For the most part, everyone is well aware of Remembrance Day and its importance. But I find it disheartening that retailers, and in-turn, those that shop at those retailers, seem to want to get the jump on Christmas, everything else be damned! It is like, an unnecessary distraction. And for what? So the retailers can line a little more money in their pockets? Its like, over-looking grandma and grandpa for the cooler uncle or aunt. Why deal with somber remembrance and the ugly face of war, when we can buy a bunch of Olaf dancing Christmas stuff!
In short, I think we aren’t giving our due attention where is should be. People may nod and say “yeah, I know about Remembrance Day. I’m wearing my Poppy!”, as if it were a chore that you are forced to do like some spoiled little brat. November 11th isn’t about us. It is about them. The Veterans, their families, and those affected by their loss. It is about remembering that, yeah, what we have, this freedom to spend stupid amounts of money on The Walking Dead tree ornaments, was bought on the sacrifices and lives of those that came before us. It isn’t about just wearing a poppy, or reciting “In Flanders Fields”; although those are important. It is about stopping for a moment and thinking about what came before us, what was lost, what was gained, and how grateful we all should be.
It is NOT about putting out your fucking Christmas decorations 6 weeks before Christmas because you don’t like doing it in the cold, you lazy bastard! Can’t you wait until November 12th to put your gaudy crap out on the lawn?! Thanks to Global Warming, November ain’t as cold as it used to be! “What about the elderly? They shouldn’t go out in the cold to hang up Christmas decorations?” No, they shouldn’t. So go help them!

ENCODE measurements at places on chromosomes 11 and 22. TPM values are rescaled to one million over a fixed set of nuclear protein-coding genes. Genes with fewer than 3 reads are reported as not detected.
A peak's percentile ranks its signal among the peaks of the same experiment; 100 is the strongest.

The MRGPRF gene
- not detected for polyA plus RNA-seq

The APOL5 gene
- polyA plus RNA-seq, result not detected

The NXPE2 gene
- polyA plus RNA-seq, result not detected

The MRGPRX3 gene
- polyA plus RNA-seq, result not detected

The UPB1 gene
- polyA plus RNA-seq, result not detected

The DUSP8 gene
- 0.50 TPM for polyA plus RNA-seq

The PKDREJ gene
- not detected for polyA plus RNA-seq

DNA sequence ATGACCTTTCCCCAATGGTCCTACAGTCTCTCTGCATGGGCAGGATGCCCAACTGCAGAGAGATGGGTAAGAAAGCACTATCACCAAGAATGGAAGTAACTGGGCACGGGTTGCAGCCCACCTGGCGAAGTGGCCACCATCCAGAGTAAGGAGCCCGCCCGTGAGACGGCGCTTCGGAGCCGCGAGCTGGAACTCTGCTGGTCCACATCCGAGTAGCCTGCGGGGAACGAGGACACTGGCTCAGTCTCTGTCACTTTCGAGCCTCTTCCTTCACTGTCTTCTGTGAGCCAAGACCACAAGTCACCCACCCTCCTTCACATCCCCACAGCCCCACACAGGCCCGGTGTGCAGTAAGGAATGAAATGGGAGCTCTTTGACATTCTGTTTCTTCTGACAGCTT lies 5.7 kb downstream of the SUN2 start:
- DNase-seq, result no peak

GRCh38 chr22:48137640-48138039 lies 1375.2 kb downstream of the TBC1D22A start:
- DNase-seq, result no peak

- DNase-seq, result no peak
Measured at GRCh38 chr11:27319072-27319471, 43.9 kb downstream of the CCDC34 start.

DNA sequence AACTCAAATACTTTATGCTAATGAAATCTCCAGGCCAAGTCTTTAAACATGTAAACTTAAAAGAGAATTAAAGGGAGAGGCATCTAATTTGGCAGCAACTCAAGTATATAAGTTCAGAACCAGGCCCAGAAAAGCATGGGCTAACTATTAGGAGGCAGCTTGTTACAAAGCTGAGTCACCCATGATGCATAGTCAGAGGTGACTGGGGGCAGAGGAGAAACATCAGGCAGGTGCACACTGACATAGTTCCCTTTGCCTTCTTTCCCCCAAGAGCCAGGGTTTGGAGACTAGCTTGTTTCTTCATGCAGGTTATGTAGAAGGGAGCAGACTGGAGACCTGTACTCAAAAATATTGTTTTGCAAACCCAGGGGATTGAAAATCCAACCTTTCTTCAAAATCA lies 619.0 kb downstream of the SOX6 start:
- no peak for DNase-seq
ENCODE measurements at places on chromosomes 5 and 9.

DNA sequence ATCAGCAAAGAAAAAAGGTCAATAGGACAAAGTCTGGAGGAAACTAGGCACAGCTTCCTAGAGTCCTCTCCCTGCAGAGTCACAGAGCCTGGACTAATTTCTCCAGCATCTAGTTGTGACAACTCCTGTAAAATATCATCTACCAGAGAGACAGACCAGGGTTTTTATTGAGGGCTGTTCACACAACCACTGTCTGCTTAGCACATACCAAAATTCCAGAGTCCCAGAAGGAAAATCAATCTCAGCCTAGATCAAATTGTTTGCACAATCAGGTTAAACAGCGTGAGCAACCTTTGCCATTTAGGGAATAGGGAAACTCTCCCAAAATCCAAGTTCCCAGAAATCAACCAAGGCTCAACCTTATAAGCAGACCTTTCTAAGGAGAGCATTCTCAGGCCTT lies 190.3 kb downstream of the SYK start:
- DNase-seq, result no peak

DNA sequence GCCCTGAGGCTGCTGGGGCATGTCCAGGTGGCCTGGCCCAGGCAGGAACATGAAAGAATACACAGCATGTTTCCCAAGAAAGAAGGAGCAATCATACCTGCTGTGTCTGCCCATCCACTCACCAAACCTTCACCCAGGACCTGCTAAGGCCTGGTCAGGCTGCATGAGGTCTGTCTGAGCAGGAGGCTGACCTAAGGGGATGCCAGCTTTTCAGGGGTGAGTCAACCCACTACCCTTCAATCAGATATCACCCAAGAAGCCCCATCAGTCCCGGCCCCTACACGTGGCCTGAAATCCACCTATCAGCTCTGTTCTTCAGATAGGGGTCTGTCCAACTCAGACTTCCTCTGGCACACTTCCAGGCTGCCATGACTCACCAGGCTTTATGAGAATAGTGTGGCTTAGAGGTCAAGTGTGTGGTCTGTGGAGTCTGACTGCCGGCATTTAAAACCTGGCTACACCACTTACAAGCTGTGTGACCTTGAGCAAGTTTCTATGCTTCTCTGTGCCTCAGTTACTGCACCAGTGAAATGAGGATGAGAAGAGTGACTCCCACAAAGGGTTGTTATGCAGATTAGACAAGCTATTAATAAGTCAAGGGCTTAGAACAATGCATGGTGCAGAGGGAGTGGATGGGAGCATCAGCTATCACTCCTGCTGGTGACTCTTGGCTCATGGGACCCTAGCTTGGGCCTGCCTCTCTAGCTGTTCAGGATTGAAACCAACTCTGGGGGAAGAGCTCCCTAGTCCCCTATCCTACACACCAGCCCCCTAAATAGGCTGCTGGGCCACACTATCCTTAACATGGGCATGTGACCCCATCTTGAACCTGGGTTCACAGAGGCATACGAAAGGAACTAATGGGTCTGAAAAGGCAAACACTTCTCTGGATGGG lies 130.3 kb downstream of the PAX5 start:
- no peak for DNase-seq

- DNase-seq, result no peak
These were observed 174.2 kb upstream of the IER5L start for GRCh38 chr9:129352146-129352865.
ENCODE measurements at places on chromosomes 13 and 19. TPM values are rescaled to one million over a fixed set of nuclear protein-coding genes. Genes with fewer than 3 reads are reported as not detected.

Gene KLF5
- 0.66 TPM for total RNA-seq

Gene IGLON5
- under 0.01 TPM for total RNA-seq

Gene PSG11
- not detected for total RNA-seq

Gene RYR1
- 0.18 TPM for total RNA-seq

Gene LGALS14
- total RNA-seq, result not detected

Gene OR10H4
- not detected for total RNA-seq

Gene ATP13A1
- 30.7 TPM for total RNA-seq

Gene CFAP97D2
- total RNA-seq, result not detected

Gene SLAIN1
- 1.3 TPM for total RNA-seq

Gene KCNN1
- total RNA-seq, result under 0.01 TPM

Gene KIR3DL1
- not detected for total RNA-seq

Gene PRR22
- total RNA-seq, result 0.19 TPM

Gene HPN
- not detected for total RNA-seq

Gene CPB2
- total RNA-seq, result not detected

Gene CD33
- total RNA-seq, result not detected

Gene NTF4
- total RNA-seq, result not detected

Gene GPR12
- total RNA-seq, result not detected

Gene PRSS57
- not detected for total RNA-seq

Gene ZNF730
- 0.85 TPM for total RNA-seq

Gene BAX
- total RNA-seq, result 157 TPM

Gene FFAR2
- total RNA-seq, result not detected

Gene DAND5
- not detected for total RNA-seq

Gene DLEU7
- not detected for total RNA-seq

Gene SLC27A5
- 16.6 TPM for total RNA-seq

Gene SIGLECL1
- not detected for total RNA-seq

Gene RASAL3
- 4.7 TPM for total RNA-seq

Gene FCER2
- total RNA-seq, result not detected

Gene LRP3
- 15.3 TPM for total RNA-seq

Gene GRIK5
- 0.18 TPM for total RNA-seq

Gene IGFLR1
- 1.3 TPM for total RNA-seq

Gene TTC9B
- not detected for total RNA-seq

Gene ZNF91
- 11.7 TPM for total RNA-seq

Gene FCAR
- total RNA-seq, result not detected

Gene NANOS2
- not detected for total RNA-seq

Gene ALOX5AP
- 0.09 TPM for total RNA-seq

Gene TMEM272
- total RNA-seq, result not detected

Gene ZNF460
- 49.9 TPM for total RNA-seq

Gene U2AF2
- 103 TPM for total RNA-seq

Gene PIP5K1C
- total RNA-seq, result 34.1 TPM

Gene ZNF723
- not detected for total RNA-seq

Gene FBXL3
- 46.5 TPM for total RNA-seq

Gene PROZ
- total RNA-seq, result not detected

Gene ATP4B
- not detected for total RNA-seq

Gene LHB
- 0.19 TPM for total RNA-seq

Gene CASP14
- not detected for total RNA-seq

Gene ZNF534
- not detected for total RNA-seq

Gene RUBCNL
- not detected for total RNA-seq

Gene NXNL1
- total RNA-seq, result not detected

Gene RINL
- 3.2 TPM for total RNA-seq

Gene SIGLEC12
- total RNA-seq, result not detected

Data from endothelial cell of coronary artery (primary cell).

Can you tell I’m tired of the lazy frickin’ excuses? But, in all honesty, this is all just my opinion, my thoughts. You can put up your Christmas decorations whenever the hell you want. Just remember, when in 20 years or so, you are celebrating Hallowmas, or All Hallow Christ’s Eve, starting sometime in August, that I told you this would happen.
So, how can we stop Jack-O-Claus from breaking through our walls with his candy-cane chainsaw, but making sure people remember November 11th. Up here in Canada, not all of our provinces have a statutory holiday. I have an idea how to make it a national day of remembrance, with specific conditions…
- Remembrance Day holiday ALWAYS falls on November 11th. No moving it to make long weekend and such.
- All businesses are closed the entire day.
- Kids still go to school during the week, but for special Remembrance Day ceremonies. They can be excused for the day if they are going to another Remembrance Day ceremony.
- If a business wants to open on November 11th, they can only do so after Noon. Also, half of the profits made that day MUST be donated to either a local Veterans group, or to help support federal Veterans groups.
Most would probably think this is a bit much. But I think of it this way. All those Veterans you see, from the old man in the wheelchair, to the young woman missing a leg, perhaps both suffering from PTSD (Post-Traumatic Stress Disorder), to the family who rarely get to see loved ones because they are posted around the world, they have already sacrificed so much. How can we not do the same?